World War III is unimaginable for many, but some experts believe that not only is this degree of global conflict imminent, but it may be instigated not by military tensions, oil and gas, or nuclear threats, but instead by, of all things, food.
As it stands, countries across the globe are enduring food crises, and the U.N.’s Food & Agriculture Organization (FAO) estimates that about 840 million people in the world are undernourished, including the one in four children under the age of 5 who is stunted because of malnutrition.
Assistant director-general of U.N. FAO Asia-Pacific Hiroyuki Konuma told Reuters that social and political unrest, civil wars, and terrorism could all be possible results of food crises, and “world security as a whole might be affected.” Such consequences could happen unless the world increases its output of food production 60% by mid-century. This includes maintaining a stable growth rate at about 1% to have an even theoretical opportunity to circumvent severe shortages. These needs are due to the growing global population, which is expected to reach 9 billion by 2050 while demand for food will rise rapidly.
Where the problems lie
Exacerbating this issue is the fact that the world is spending less on agricultural research, to the dismay of scientists who believe global food production may not sustain the increased demand. According to American Boondoggle, “The pace of investment growth has slowed from 3.63 percent per year (after inflation) during 1950–69, to 1.79 percent during 1970–89, to 0.94 percent during 1990– 2009.” Decreased growth in agricultural research and development spending has slowed across the world as a whole, but it is even slower in high-income countries.
Water scarcity is another problem, including in major food-producing nations like China, as well as climate change. Extreme weather events are having a severe effect on crops, which have been devastated in countries like Australia, Canada, China, Russia, and the U.S., namely due to floods and droughts. An Intergovernmental Panel on Climate change recently warned that climate change may result in “a 2% drop each decade of this century,” according to RT.
Rising food costs also contribute to poor food security across the world as prices remain high and volatile. Higher food costs inhibit lower socioeconomic people’s access to food, which contributes to the FAO’s disturbing figure of global malnutrition. In addition to an inability for people to feed themselves, poverty can also reduce food production, such as some African farmers being unable to afford irrigation and fertilizers to provide their regions with food.
Still another issue for decreased food production is the fact that many farmers are turning crops like soy, corn, and sugar into sources for biofuel rather than edible consumption, which means these foods are taken away from people to eat.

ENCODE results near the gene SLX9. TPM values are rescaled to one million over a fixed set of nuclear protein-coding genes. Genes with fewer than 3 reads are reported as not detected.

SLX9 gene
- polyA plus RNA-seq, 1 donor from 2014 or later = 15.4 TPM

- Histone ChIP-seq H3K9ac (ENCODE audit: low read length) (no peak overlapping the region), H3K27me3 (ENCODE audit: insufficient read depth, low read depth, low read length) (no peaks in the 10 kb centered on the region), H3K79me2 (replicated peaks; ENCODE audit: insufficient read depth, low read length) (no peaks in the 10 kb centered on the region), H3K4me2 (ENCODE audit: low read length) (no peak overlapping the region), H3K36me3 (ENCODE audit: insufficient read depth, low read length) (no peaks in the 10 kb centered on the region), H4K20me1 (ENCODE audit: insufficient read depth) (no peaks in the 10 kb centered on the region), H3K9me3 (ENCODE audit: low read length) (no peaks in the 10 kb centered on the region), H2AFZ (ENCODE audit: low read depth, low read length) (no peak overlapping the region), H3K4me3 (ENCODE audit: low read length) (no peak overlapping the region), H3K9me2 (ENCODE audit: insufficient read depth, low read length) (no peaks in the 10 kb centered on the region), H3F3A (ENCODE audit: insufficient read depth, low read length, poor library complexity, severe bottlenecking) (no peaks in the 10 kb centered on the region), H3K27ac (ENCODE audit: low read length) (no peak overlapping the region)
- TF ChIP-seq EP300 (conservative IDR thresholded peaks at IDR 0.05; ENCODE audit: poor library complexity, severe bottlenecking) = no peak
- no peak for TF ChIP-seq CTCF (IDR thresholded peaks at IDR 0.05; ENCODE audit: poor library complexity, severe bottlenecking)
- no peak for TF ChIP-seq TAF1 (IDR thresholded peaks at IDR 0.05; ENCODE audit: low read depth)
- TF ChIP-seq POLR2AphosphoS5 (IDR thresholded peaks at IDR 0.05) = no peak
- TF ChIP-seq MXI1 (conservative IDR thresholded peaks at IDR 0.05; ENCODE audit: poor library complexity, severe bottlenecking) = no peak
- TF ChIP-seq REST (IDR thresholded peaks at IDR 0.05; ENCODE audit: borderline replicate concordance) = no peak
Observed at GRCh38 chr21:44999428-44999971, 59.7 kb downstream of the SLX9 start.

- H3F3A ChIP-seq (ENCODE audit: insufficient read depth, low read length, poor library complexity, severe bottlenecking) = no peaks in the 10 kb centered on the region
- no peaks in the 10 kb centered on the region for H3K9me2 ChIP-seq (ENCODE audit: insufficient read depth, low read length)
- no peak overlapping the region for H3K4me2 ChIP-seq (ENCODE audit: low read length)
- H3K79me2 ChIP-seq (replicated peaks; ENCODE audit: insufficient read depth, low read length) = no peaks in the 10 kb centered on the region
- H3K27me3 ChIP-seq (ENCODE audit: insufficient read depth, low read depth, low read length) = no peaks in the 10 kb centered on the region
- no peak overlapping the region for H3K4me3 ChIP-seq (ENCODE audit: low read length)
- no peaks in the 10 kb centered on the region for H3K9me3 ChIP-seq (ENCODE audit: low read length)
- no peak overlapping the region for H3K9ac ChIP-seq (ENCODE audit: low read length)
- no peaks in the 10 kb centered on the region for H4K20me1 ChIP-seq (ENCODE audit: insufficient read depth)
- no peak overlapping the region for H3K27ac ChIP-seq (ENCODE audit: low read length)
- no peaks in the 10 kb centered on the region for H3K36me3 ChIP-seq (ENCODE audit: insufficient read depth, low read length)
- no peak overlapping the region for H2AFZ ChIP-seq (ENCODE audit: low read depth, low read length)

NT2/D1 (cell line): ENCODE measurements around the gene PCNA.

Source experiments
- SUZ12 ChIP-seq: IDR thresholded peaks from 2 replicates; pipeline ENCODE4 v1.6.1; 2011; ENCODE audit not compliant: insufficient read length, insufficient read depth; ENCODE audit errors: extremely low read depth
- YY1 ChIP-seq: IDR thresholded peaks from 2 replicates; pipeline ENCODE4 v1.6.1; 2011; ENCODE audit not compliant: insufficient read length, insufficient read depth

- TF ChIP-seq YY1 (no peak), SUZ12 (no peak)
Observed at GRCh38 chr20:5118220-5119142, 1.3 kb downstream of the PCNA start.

Could these shortages lead to a major global conflict?
Studies suggest that the food crisis could begin as early as 2030, just a short 15 years from now, particularly in areas such as East Asia and Sub-Saharan Africa. Both regions have significant problems with domestic food production.
Some experts believe that, to secure enough food resources for their populations, countries may go to war over the increasingly scarce food supply. This could be due in part to warring parties blocking aid and commercial food deliveries to areas supporting their enemies, despite the fact that such a practice breaks international humanitarian law.
Conflict also leads to lack of food supply for populations as people become displaced and forced from their homes, jobs, and income and thus cannot buy food to feed themselves. Displaced farmers are also unable to produce their normal crops, contributing still more to food shortages in certain countries.
Food insecurity is a major threat to world peace and could potentially incite violent conflict between countries across the world. Thus, the U.N. and other governmental bodies are desperately trying to find ways to solve the problem before it becomes something they cannot control.
Debates over how to solve the problem
According to RT, “To combat the problem, the U.N. body has outlined two primary options: increasing arable land areas as well as productivity rates. A lack of available arable land and more sluggish growth rates in staple crops have complicated efforts to bolster these two pillars of food security.” Increased production is a cornerstone of solving food crises, but this cannot be done without also increasing the land on which farmers can grow their crops.
Another analyst, Scott Ickes, a professor of public health and nutrition at the College of William & Mary told Fortune, “A lot of food rots because of bad storage facilities in poor countries, and bad infrastructure in those areas prevents delivery of food to a lot of the poor.” Thus, if countries can figure out how to better distribute and store food, this could be a viable way out of a global food shortage.
One common way to solve this problem touted by some food companies, like Monsanto, is to create genetically modified foods en masse. However, GMO food production has endured extensive criticism and backlash in many countries as being an unhealthy and unnatural choice of food.
Between better production, land availability, storage, and infrastructure, all these methods could help solve the problem of potential food crises, which could inevitably lead to increased global unrest. But another key option is food assistance, and the U.S. will hopefully continue to help countries in need before this problem gets out of hand and conflict is on the horizon.